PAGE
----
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Art Senses

11 March 2018

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The name of this square, the biggest in Porto, pays tribute to Joaquim Augusto Mouzinho de Albuquerque, one of the most remarkable military and colonial officers of the African campaigns between 1894 and 1895.

The statue is very symbolic and is dedicated to the heroes of the Peninsular War (1808-1814): the Lion (symbol of the alliance between Portuguese and British forces) smashes the Eagle (symbol of the French troops). It was built between 1909 and 1951 by José Marques da Silva and Alves de Sousa.

Interesting Notes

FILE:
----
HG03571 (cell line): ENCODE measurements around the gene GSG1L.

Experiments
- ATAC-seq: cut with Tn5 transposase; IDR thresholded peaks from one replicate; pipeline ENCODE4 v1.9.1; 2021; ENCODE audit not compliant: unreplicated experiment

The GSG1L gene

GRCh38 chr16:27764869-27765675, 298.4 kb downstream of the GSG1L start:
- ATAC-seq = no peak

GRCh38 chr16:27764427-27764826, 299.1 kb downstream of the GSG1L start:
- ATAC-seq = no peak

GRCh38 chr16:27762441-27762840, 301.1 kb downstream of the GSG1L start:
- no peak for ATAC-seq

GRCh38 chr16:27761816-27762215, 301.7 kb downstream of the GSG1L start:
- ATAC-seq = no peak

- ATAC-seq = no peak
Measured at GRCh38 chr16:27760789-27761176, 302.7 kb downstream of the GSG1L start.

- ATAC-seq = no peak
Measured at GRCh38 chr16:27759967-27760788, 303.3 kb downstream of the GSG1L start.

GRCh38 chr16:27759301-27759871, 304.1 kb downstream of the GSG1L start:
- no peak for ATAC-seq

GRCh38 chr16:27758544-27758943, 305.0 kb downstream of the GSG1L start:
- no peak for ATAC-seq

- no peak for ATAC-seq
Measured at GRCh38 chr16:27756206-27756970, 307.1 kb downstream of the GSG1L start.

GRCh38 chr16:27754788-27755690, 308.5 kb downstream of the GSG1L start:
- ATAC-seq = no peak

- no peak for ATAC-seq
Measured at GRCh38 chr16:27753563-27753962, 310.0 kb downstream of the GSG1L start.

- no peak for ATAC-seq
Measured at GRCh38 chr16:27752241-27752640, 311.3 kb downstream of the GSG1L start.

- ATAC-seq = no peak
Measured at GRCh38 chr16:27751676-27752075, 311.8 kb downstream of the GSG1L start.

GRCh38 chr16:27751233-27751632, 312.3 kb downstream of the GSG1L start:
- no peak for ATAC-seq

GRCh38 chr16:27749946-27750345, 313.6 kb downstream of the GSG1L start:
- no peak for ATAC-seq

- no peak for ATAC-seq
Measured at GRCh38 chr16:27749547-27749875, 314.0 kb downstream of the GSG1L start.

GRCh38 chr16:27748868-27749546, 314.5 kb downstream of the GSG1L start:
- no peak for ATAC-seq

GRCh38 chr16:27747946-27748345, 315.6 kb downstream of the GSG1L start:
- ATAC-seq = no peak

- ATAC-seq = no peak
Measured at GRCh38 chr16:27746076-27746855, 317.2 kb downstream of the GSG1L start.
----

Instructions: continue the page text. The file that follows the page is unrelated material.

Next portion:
Nowadays, it’s a very pleasant area although busy and packed with traffic. In the centre, there’s some green spaces which makes it a nice place for a walk or to take some time to rest on one bench and look at the map to decide where to go next. And the options are endless. In fact, this square is very central and from there you can take some of the main streets and avenues in the city: Boavista Avenue, where you will find the Casa da Música (major concert hall), Serralves (Contemporary Art Museum), Parque da Cidade (Porto’s biggest green area) and, at the end, the sea and beaches near Castelo do Queijo; 5 de Outubro street, adjacent to Casa da Música, and Avenida de França where you can find the metro stop “Casa da Música”.

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